I'm not suspicious about this charity effort, just curious where the money really goes.



Jaffa Cake
Dec 20, 2005, 04:09 PM
Yes, I spotted this on the (UK) iTMS earlier today. I've not heard of the Donor Family Network before, but a quick search around suggests it's actually a British charity, founded by a guy called David Nix. That would make sense given the fact that Best was from the UK, and explain why you can't find much of a presence for them in the States.

Nix is mentioned here, (http://www.parliament.the-stationery-office.co.uk/pa/cm200304/cmhansrd/vo040115/debtext/40115-21.htm) in the transcript of a discussion in Parliament...

One such constituent is David Nix, who is a great man. He runs the organ Donor Family Network and, having received a small grant from the Department of Health, he operates the organ donor bus. Week in, week out, he tours the country and has signed up tens of thousands of people to the organ donor register. David convinced me that families must be involved in the decision to donate organs.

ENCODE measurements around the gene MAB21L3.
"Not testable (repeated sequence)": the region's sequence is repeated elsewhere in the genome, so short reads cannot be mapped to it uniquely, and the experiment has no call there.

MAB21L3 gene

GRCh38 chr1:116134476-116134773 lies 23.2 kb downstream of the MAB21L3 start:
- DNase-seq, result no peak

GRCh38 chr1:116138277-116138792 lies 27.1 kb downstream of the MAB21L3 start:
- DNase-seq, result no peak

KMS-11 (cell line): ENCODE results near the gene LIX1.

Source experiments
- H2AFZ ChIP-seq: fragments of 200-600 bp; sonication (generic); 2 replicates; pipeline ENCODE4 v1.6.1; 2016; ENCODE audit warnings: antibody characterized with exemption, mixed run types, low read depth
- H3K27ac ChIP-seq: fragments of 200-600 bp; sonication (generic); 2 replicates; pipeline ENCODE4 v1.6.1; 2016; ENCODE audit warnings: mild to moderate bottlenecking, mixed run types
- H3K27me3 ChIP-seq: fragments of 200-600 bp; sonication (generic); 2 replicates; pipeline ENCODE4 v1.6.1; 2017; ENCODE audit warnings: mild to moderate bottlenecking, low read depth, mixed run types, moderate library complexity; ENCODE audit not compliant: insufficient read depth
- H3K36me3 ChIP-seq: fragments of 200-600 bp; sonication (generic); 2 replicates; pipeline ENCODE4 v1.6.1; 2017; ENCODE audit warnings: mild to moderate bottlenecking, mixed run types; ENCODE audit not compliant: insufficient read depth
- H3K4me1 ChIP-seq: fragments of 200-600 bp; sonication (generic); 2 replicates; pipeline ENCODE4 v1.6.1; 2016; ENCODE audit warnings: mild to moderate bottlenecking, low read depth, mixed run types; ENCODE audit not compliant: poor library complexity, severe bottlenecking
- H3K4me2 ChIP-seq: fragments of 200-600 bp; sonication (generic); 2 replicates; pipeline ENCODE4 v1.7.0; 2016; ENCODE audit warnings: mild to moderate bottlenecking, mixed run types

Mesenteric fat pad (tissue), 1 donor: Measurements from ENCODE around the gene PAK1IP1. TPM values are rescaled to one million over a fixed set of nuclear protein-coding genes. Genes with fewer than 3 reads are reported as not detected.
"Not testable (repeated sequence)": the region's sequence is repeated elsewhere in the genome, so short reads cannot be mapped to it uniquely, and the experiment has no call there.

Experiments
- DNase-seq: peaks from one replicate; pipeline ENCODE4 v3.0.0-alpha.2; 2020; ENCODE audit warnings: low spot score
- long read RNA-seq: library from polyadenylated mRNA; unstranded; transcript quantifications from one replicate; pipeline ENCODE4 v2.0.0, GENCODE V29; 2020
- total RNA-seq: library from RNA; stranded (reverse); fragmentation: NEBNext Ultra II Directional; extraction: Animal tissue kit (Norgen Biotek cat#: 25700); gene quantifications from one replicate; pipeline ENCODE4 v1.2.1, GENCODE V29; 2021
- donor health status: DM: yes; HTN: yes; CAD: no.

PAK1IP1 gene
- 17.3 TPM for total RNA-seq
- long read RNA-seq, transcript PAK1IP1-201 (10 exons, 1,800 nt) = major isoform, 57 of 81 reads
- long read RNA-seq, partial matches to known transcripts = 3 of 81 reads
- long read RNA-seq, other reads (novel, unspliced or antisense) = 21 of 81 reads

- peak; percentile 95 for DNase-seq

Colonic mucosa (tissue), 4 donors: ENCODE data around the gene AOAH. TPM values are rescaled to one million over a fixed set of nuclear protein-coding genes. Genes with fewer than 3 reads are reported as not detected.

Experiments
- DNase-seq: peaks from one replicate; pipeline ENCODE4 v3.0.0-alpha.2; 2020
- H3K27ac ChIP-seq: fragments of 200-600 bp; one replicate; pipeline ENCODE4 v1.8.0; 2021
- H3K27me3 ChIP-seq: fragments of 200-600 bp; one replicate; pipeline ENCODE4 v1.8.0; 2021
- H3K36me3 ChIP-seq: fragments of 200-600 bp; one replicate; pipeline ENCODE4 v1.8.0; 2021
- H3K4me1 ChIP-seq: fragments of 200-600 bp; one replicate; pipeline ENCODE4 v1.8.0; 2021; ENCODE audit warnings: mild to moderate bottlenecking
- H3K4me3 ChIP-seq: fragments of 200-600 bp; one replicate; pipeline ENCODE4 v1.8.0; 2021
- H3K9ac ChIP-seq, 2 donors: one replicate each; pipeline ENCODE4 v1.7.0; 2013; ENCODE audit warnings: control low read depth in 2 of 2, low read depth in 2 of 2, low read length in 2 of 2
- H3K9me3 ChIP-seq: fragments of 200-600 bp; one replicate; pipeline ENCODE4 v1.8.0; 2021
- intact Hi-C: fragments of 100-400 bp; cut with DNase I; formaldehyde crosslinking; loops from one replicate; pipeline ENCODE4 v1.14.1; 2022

So it appears that the charity sends a exhibition bus around the country to encourage people to become organ donors. And it appears that Heather Mills-McCartney is a patron (http://icbirmingham.icnetwork.co.uk/mail/news/tm_objectid=15697400&method=full&siteid=50002&headline=why-heather-missed-live-8--name_page.html) of the charity, hence her involvement with this single.

Hope that clears things up a bit!

Doctor Q
Dec 20, 2005, 04:24 PM
That conflicts with this claim about who founded it:

link (http://www.donorrecovery.org/About/)The Donor Family Network, an organization founded by donor moms Ellen Kulik and Michelle Lester, offers crisis support and after care to new and potential donor families.

Jaffa Cake
Dec 20, 2005, 04:30 PM
Hmm... interesting. I think the most likely explanation is simply that two separate charities in two separate countries share the same name, that's all. It certainly appears they do different things the British charity tours around and encourages people to get signed up as donors, while their American counterparts offer support and aftercare to donor families.